An amnesiac soldier, seeking his lost love, arrives in Archangel in northern Russia to help the townsfolk in their fight against the Bolsheviks, all quite unaware that the Great War ended three months ago.
Lt. John Boles, a one-legged soldier, is assisting the White Russians in the Russian Arctic during World War I. He finds himself in Archangel, a crystalline city of spires and domes, inhabited by some very confused people. Boles loves Iris, who is dead, and meets Veronkha, whom he mistakes for Iris. But Veronkha is already married to Philbin, who forgets he is married to Veronkha. Veronkha thinks Boles is Philbin... Written by
L.H. Wong <firstname.lastname@example.org>
In the original script, Boles' false leg was lost before he arrives at the cottage in Archangel, and the leg was to be replaced by a harpoon. The harpoon would then be thrown at the life-size statue of the Holy Virgin (outside the cottage), piercing its eye. None of this made it into the final film, though the large "One-Eyed Virgin" statue does appear. See more »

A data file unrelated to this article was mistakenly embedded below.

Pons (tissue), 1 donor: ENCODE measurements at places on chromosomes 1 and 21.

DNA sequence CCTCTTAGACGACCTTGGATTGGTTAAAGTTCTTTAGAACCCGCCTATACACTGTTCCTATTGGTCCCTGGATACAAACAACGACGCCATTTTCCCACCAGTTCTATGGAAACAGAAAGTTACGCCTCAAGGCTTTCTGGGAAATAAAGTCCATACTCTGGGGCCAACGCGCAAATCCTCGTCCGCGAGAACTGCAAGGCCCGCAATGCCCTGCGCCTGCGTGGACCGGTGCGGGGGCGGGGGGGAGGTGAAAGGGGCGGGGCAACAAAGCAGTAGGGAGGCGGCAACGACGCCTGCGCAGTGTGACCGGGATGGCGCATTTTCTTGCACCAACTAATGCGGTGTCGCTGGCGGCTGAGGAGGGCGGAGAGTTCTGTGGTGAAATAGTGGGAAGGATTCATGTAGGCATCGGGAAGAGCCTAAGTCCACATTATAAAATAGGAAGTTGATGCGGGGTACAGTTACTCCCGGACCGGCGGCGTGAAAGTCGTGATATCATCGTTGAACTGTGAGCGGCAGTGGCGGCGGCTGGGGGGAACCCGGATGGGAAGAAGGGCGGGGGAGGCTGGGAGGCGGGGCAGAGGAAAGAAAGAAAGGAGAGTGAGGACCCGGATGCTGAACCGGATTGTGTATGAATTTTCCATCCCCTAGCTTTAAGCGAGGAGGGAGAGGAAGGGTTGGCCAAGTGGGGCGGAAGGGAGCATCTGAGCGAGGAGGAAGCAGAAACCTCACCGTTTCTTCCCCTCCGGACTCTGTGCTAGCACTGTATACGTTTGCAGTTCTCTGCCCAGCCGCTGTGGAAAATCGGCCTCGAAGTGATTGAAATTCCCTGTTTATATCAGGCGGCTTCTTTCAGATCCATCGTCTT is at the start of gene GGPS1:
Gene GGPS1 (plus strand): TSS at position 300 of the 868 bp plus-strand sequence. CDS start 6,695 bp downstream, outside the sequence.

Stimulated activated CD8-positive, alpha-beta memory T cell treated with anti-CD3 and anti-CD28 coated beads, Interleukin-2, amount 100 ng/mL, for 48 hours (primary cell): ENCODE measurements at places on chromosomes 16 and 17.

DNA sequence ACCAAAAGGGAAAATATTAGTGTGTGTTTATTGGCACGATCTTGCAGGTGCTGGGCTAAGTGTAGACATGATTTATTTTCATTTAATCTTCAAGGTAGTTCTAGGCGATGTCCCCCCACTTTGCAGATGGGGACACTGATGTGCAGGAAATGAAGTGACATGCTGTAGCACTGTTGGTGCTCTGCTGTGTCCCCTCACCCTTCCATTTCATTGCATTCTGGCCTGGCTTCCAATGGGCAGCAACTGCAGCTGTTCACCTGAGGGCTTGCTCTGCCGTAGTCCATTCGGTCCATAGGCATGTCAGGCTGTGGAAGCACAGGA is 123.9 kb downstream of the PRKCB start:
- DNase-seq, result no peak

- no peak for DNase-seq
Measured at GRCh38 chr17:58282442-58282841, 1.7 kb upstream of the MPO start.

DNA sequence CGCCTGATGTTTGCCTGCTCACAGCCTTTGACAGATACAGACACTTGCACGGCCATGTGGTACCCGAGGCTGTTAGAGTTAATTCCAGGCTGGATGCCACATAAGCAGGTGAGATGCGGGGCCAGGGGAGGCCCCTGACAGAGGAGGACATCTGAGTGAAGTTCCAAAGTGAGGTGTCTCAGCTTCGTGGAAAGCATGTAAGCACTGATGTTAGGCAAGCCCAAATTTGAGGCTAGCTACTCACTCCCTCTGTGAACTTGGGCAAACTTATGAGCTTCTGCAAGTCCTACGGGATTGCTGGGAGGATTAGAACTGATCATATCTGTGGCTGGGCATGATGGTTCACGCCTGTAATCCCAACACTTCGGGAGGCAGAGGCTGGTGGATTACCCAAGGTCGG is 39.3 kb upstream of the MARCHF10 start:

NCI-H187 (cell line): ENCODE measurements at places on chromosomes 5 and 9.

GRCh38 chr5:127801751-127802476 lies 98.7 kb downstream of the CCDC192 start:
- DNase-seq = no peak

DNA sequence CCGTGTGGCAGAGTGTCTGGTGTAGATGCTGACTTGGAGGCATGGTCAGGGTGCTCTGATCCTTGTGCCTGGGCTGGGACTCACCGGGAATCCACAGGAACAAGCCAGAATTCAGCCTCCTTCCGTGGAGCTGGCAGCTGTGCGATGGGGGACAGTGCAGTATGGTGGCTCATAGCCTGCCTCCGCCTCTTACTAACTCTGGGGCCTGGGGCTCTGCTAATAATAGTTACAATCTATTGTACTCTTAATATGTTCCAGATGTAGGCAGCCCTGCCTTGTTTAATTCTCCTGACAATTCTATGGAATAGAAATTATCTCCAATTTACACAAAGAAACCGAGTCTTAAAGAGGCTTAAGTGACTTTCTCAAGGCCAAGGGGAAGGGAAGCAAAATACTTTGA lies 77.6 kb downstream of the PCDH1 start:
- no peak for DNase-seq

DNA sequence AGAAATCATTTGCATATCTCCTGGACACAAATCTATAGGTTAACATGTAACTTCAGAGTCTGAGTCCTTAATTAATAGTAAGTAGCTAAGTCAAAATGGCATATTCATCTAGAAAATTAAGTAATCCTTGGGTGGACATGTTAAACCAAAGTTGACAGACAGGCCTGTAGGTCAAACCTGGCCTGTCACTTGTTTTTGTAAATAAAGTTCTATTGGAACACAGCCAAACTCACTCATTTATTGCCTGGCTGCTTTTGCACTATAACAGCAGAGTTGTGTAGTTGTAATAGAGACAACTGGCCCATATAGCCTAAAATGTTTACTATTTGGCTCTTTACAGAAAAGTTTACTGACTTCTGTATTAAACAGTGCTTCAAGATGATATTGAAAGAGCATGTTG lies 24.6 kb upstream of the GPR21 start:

The more Maddin I see, the more addicted I am to his unique style
Guy Maddin makes surrealist films in the style of classic movies. Here, he chooses vintage Russian agitprop cinema as his main point of reference (if you've seen "Potemkin" or "Man With a Movie Camera", you'll pick up on the similarities). While its nowhere near as successful as his later short film "The Heart of the World", "Archangel" is an interesting cross between "Eraserhead" and Sergei Eisenstein. The result is a film with a few visual cues which may recall earlier works by other filmmakers, but the mood, atmosphere, and mindset of the whole project is entirely Maddin's. Like any good experimental filmmaker, its obvious he only makes his films for himself.
"Archangel" isn't one of Maddin's more successful projects. For me, it lacks the rich psychological core he began exploring with his next film (and his masterpiece) "Careful". Also, there are moments when it begins to drag badly. It could've been cut by ten or so minutes and been much better paced. Maddin already had his vision, but his skills as a filmmaker had yet to be fully developed. Still, there are so many memorable visual sequences and the film is completely unique its worth watching in spite of these flaws. It has a certain authentic nature to both fever dreams and classic cinema which makes Maddin much more than just another filmmaker who continually references better works. "Archangel" isn't the best place to start, but its certainly recommended. (7/10)
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